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Talon Norco, A Minor, By Ricky Norco and Wendy Norco v. Allstate Insurance Co. and Stephanie Cunningham

October 26, 2012

TALON NORCO, A MINOR, BY RICKY NORCO AND WENDY NORCO, GUARDIANS AD LITEM, AND RICKY NORCO AND WENDY NORCO, IN THEIR OWN RIGHT, PLAINTIFFS,
v.
ALLSTATE INSURANCE CO. AND STEPHANIE CUNNINGHAM, DEFENDANTS.



The opinion of the court was delivered by: Lisa Pupo Lenihan Chief United States Magistrate Judge

Chief Judge Gary L. Lancaster

Chief Magistrate Judge Lisa Pupo Lenihan

ECF No. 27

MEMORANDUM ORDER

Currently pending before the Court for disposition is Plaintiff's Petition for Leave to Amend the Complaint (ECF No. 27). Pursuant to Judge Lancaster's Memorandum Order dated 9/10/12 (ECF No. 25), Plaintiffs seek leave to amend their Complaint to add allegations of harm with regard to their claim of common law bad faith. In addition, Plaintiffs also seek to add two claims for the tort of outrage (Counts III and IV). Defendants oppose Plaintiffs' motion arguing that Plaintiffs have failed to state plausible claims for common law bad faith and outrage, and therefore, it would be futile to allow Plaintiffs leave to amend their complaint.

Rule 15(a) of the Federal Rules of Civil Procedure provides that leave to amend a pleading "shall be freely given when justice so requires." In Foman v. Davis, the Supreme Court delineated the grounds that would justify denying leave to amend: "undue delay, bad faith or dilatory motive on the part of the movant, repeated failure to cure deficiencies by amendments previously allowed, undue prejudice to the opposing party by virtue of allowance of the amendment, [and] futility of amendment". Foman v. Davis, 371 U.S. 178, 182 (1962). The grant or denial of leave to amend is within the sound discretion of the district court; however, failure to provide a reason for denying leave to amend is considered an abuse of that discretion. Id.; see also In re Burlington Coat Factory Sec. Litig., 114 F.3d 1410, 1434 (3d Cir. 1997) (citing Foman, supra). In determining whether the proposed amendment would be futile, courts apply the same standard as that applied to motions to dismiss under Rule 12(b)(6) of the Federal Rules of Civil Procedure. Alvin v. Suzuki, 227 F.3d 107, 121 (3d Cir. 2000) (citation omitted).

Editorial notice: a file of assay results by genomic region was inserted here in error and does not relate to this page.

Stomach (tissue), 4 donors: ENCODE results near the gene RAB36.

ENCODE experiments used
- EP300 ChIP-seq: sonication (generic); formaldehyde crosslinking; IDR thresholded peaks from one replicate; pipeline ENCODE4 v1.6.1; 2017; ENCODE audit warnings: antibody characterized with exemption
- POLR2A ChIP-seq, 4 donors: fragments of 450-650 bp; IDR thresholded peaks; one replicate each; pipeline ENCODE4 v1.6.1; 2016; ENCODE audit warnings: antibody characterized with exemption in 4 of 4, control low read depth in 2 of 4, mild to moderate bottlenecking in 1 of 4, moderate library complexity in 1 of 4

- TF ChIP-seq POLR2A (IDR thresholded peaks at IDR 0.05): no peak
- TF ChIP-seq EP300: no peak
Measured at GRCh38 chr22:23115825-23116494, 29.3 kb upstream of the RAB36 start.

A motion to dismiss pursuant to Rule 12(b)(6) of the Federal Rules of Civil Procedure tests the legal sufficiency of a complaint. Kost v. Kozakiewicz, 1 F.3d 176, 183 (3d Cir. 1993). A complaint must be dismissed for failure to state a claim if it does not allege "enough facts to state a claim to relief that is plausible on its face." Bell Atlantic Corp. v. Twombly, 550 U.S. 544, 556 (2007) (rejecting the traditional 12(b)(6) standard set forth in Conley v. Gibson, 355 U.S. 41, 45-46 (1957)); Ashcroft v. Iqbal, 556 U.S. 662, 678 (2009) (citing Twombly). "A claim has facial plausibility when the plaintiff pleads factual content that allows the court to draw the reasonable inference that the defendant is liable for the misconduct alleged." Iqbal, 556 U.S. at 678 (citing Twombly at 556). The Supreme Court further explained:

The plausibility standard is not akin to a "probability requirement," but it asks for more than a sheer possibility that a defendant has acted unlawfully. Where a complaint pleads facts that are "merely consistent with" a defendant's liability, it "stops short of the line between possibility and plausibility of 'entitlement to relief.'"

Id. (citing Twombly at 556-57). The court of appeals has expounded on this standard in light of its decision in Phillips v. County of Allegheny, 515 F.3d 224 (3d Cir. 2008) (construing Twombly in a civil rights context), and the Supreme Court's recent decision in Iqbal:

After Iqbal, it is clear that conclusory or "bare-bones" allegations will no longer survive a motion to dismiss: "threadbare recitals of the elements of a cause of action, supported by mere conclusory statements, do not suffice." Iqbal, 129 S.Ct. at 1949. To prevent dismissal, all civil complaints must now set out "sufficient factual matter" to show that the claim is facially plausible. This then "allows the court to draw the reasonable inference that the defendant is liable for the misconduct alleged." Id. at 1948. The Supreme Court's ruling in Iqbal emphasizes that a plaintiff must show that the allegations of his or her complaints are plausible. See Id. at 1949-50; see also Twombly, 505 U.S. at 555, & n. 3.

Fowler v. UPMC Shadyside, 578 F.3d 203, 210 (3d Cir. 2009).

Proposed Count I - Common Law Bad Faith

In the Report and Recommendation (ECF No. 15), adopted as the opinion of the District Court (ECF No. 25), the undersigned concluded that a claim for common law bad faith in Pennsylvania is recognized in limited circumstances, i.e., where the insureds have suffered harm as a consequence of the insurer taking on the rule of a fiduciary and knowingly and purposefully misrepresenting the coverage available under the policy. Miller v. Keystone Ins. Co., 636 A.2d 1109, 1112-13 (Pa. 1994) (citing Dercoli v. Nat'l Mut. Cas. Ins. Co., 554 A.2d 906, 911 (P8. 1989)). A determining factor in the supreme court's recognition of a common law bad faith claim in Dercoli was the fact that the insured had been lulled into inaction with regard to a viable claim and, because the statute of limitations had expired, was precluded from bringing a viable claim. Based on this precedent, this Court concluded that Plaintiffs should be allowed the opportunity to re--plead their common law bad faith claim to allege any cognizable harm they sustained as a consequence of Defendants' actions prior to the retention of counsel.

Now, in their proposed second amended complaint, Plaintiffs allege that they have suffered the following harm as a ...


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